TEXARKANA, Ark. -- Work on planned improvements to Front Street Festival Plaza will begin within weeks, but one key component of the project -- public restrooms -- will not be installed until spring at the earliest.
Work on the plaza's stage, now a bare concrete platform, should begin in two to four weeks, City Manager Jay Ellington said. Plans include a roofed scaffolding structure around the stage to facilitate sound and lighting equipment, as well as sponsor advertising. But prefabricated restroom stalls are on back order and will be unavailable for about six months.
"It's slow based on supply and demand, as well as construction cost and time frame," Ellington said.
AMS Global of De Queen, Arkansas, will manufacture the restroom stalls, which will have water, sewer and electric connections. The company has not been immune to the supply chain disruptions that have affected the global economy, said Clint Nelson, co-owner and COO.
"I used to get doors within a week. Now they're five to six weeks," Nelson said, adding that he is happy to be doing business close to home in Southwest Arkansas.
"I've got units in Australia; Niger, Africa, at a drone base; Antarctica at a research center. So you know, it means a lot to be able to have something close," he said.
As the restrooms are being built, the city will prepare two locations for them. One is on East Front Street near the stage and east of Alley Cats Coffee Bar. The other is on city-owned land at East Front and Walnut streets. The city has also taken proposals for fencing around the site.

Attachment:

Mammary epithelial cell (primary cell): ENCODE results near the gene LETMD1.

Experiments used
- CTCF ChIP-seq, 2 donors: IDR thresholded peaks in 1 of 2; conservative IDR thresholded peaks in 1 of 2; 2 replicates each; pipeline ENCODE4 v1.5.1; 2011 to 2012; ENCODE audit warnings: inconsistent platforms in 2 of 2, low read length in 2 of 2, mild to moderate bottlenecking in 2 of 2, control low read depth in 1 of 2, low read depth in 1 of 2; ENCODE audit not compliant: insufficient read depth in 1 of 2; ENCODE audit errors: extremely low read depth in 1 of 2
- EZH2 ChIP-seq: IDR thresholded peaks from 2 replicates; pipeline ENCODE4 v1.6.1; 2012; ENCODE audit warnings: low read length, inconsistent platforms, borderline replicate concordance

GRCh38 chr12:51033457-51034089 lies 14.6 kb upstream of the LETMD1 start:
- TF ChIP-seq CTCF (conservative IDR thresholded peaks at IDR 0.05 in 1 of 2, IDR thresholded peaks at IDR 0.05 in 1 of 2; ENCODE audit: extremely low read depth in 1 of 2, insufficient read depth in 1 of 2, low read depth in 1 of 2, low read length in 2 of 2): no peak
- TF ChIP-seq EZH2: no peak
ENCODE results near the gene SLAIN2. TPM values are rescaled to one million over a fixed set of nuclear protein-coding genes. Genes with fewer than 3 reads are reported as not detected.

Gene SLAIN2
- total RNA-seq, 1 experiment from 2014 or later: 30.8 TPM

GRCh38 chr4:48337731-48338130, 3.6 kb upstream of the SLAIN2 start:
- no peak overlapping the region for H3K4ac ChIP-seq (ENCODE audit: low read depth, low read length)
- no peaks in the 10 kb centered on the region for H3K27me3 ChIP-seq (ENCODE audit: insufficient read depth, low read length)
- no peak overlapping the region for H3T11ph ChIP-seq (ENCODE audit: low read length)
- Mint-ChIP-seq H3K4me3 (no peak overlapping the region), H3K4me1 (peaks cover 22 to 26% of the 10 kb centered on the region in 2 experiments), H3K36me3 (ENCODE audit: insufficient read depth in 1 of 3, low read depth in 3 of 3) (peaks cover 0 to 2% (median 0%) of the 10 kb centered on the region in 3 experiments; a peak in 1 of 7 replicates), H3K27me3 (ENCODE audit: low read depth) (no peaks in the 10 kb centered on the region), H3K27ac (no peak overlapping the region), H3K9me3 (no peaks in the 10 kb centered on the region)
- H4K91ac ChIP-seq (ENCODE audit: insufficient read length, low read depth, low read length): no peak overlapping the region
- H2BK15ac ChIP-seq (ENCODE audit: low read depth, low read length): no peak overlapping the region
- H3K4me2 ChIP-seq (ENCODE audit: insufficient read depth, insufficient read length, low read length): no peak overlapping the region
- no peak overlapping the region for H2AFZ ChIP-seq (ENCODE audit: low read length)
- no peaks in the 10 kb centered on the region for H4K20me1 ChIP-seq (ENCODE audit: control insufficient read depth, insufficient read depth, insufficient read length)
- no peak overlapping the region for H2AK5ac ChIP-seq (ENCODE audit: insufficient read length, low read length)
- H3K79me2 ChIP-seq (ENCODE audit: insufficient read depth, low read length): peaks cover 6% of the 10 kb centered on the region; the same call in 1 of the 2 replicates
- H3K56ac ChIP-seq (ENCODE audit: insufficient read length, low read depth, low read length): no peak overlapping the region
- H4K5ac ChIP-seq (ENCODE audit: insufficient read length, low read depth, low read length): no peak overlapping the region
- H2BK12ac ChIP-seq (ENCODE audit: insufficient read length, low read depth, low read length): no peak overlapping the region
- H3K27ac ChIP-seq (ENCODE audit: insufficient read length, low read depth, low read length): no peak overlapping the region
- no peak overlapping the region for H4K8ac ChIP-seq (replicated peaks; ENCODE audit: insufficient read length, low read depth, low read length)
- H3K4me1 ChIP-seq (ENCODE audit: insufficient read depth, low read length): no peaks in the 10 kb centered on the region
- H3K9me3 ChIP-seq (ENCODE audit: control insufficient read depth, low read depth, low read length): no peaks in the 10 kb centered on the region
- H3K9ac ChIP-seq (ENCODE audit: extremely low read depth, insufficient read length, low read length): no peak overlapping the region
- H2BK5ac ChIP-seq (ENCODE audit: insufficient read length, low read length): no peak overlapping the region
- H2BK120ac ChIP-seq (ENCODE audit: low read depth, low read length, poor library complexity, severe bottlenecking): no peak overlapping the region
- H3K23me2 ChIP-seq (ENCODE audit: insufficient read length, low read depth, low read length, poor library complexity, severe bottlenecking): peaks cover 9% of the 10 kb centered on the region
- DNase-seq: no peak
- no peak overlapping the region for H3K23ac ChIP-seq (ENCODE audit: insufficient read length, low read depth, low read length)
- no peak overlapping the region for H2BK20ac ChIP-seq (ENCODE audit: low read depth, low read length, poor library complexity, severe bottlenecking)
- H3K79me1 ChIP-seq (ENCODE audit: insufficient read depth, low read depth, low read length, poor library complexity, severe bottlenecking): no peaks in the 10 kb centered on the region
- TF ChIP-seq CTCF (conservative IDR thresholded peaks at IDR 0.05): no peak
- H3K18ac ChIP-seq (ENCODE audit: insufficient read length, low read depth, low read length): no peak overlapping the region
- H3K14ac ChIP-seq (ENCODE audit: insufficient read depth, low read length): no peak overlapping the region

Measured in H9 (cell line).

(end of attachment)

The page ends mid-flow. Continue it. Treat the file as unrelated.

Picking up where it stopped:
The city will also partner with two owners of property within the site: David Peavy, who owns the converted rail dining car now operating as Alley Cats, and Crossties Event Venue, which owns land at East Broad and Wood streets and leases a city-owned rail caboose there it operates as a drink stand called The Frozen Rail.
"We will have working agreements with both of those private operators to operate inside the site. So those will be coming forward here in the next 90 days. So this is truly a public-private venture for downtown because it it takes all of us to make this work," Ellington said.
Peavy said he has had discussions with the city on some specifics of the project, including the location of fencing.
"I like what they're doing. I would shift some things around slightly differently if it was me doing it, but I appreciate the hard work that they're doing to bring it about," Peavy said.
The overall project is on track to meet an original cost estimate of $900,000 to $950,000, "a pretty substantial investment in our entertainment district," Ellington said.
Contech Contractors Inc. of Texarkana, Texas, was the low bidder for the stage work at $310,250. Payment will come from the city's general fund and private sponsors. To pay for the restrooms, $534,000 has been allocated: $219,000 from the general fund and $315,000 from the city Advertising and Promotion Commission.
Other plans for the plaza include landscaping, lighting, amenities such as benches and shade structures, and improvements to the site's "Blessed Be the Tie That Binds" rail track sculpture. A key part of the plan is to reuse salvaged vintage paving bricks to create an attractive setting for the sculpture, which Ellington envisions as the plaza's centerpiece and a gathering place for visitors.